Now that Socrates has finished describing the just city, he returns to the interrupted task of describing the four unjust constitutions of city and man. In addition to the aristocracy that we have been discussing for the past six books, and the philosopher-king who microcosmically embodies and rules this government, Socrates identifies four other city-man pairs: there is a timocracy, and the honor-driven man who resembles and rules that sort of government; there is oligarchy, which resembles and is ruled by a man driven by his necessary appetites; there is democracy, which resembles and is ruled by a man driven by his unnecessary appetites; and there is tyranny, which resembles and is ruled by a man driven by his unlawful appetites. Each of these constitutions is worse than the other, with a tyranny being the most wretched form of government, and the tyrannical man the most wretched of men. Unfortunately, since our city is human and all human things inevitably degenerate, these four unjust constitutions are not presented as mere theoretical possibilities: they are presented as the inevitable stages of degeneration that the just city will pass through over time.

Because the rulers of the just city will rely on their fallible sense perception in choosing the next generation of rulers, they will inevitably make mistakes over time. Soon the wrong sort of people will occupy positions of power. These people will want to change things so that rulers can have private property and focus on wealth, while the good among the rulers will want to preserve the old order and focus on virtue. After some battling between these factions, the resulting constitution will be a compromise: a timocracy. To satisfy the bad faction, the rulers will distribute all the land and houses in the city as private property among themselves, and enslave the producers as serfs. They will focus all their energy on making war and guarding against the enslaved producers. The rulers will still be respected and the warring-ruling class will not take part in farming, manual labor, or other money-making ventures. They will eat communally and devote themselves to physical training and training for war. But they will be afraid to appoint wise people as rulers, choosing instead to be ruled by spirited but simple people who will be more inclined toward war than peace. Alhough they will desire money, the love of victory and honor will be predominant.

The corresponding man is a man ruled by spirit. Such a man, Socrates explains, is produced in this way: he is the son of an aristocratic man who encourages the rational part of his son’s soul. But the son is influenced by a bad mother and servants, who pull him toward the love of money. He ends up in the middle, becoming a proud and honor-loving man.

Next, the timocracy degenerates into an oligarchy. As the love of money and wealth grows, the constitution will change so that ruling is based entirely on wealth. Whoever has wealth and property above a certain amount will be allowed to take part in ruling, and whoever has less than this will have no say in government. This city has five faults according to Socrates. First, it is ruled by people who are not fit to rule. Second, it is not one city but two: one city of rich people and one of poor. These two factions do not make up a single city because they are always plotting against one another, and do not have common aims. Third, this city cannot fight a war because in order to fight, the rulers would have to arm the people, but they are even more afraid of the people—who hate them—than of outsiders. Fourth, it has no principle of specialization. The rulers also have peripheral money-making occupations. This city is the first to allow the greatest evil: people who live in the city without belonging to any class or having any role; people who are not producers, warriors, or rulers. This group includes beggars and criminals. Socrates calls these people “drones” and divides them into two sorts: harmless and dangerous, or “stinging.”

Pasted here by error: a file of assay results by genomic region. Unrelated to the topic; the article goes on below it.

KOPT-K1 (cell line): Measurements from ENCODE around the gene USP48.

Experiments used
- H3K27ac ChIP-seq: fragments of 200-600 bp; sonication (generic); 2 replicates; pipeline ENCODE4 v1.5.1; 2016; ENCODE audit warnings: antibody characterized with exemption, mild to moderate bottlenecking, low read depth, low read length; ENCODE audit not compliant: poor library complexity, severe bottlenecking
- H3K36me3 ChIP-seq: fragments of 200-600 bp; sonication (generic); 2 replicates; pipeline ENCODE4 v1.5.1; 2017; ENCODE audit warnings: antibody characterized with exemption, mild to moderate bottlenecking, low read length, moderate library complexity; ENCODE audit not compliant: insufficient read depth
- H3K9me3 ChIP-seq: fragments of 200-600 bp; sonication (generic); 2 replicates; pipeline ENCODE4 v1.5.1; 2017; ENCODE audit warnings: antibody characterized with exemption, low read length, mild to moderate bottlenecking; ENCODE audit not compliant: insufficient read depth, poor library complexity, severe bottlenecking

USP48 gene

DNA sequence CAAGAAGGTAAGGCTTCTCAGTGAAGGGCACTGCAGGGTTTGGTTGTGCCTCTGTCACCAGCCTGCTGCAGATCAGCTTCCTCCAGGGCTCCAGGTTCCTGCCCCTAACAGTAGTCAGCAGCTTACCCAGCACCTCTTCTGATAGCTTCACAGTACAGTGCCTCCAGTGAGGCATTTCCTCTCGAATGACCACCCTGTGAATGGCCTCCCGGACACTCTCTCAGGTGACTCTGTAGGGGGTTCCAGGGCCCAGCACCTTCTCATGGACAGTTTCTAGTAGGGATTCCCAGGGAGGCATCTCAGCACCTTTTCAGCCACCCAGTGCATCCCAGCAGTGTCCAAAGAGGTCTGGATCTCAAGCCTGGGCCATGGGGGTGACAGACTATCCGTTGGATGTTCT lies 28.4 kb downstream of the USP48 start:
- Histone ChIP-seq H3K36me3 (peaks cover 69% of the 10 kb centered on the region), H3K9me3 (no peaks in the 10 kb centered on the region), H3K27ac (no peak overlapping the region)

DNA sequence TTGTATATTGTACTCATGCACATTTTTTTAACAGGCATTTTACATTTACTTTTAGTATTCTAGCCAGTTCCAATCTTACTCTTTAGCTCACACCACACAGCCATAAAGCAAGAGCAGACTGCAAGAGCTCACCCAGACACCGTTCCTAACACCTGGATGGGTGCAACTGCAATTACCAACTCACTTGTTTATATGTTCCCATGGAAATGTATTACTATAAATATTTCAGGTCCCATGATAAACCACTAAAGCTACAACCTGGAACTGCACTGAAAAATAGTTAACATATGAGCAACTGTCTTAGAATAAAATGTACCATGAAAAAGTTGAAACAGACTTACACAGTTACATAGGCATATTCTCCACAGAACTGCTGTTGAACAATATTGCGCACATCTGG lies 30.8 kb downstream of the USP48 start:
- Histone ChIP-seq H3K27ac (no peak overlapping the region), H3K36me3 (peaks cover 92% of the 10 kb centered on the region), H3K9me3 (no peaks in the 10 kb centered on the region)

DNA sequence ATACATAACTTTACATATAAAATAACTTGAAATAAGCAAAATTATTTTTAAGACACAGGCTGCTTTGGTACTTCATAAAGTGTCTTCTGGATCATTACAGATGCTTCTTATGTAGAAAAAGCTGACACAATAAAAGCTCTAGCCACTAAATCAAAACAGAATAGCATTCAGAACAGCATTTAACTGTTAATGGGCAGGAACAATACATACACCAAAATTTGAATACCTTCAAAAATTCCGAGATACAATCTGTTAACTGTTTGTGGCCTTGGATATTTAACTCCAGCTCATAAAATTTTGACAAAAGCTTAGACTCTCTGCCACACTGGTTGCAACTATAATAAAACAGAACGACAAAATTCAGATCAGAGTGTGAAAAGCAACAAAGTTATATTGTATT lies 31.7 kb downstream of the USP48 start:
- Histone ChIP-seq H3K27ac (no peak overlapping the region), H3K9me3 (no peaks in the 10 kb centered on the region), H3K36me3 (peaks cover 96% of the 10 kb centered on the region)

The corresponding man is a thrifty money-maker. He is a timocrat’s son, and at first emulates him. But then some disgraceful and unfair mishap befalls his father. The son, traumatized and impoverished, turns greedily toward making money and slowly amasses property again. His reason and spirit become slaves to appetite, as his only drive becomes the desire to make more money. Reason can only reason about how to make more money, while spirit only values wealth and has as its sole ambition more wealth. This man has evil inclinations but these are held in check because he is careful about his wealth; he does not want to engage in activity that would threaten him with the loss of what he has managed to build up from scratch.

Next, the oligarchy declines into a democracy. The insatiable desire to attain more money leads to a practice of lending money at high interests. Many in the city are driven to utter poverty while a few thrive. The impoverished sit idly in the city hating those with wealth and plotting revolution. The rich, in turn, pretend not to notice the dissatisfied masses. Finally, agitated by the stinging drones, the poor revolt, killing some rich, and expelling the rest. They set up a new constitution in which everyone remaining has an equal share in ruling the city. They give out positions of power pretty much by lot, with no notice of who is most fit for what role. In this city the guiding priority is freedom. Everyone is free to say what they like and to arrange their life as they please. There is complete license. We, therefore, find the greatest variety of character traits in this city. What we do not find is any order or harmony. No one occupies the appropriate roles.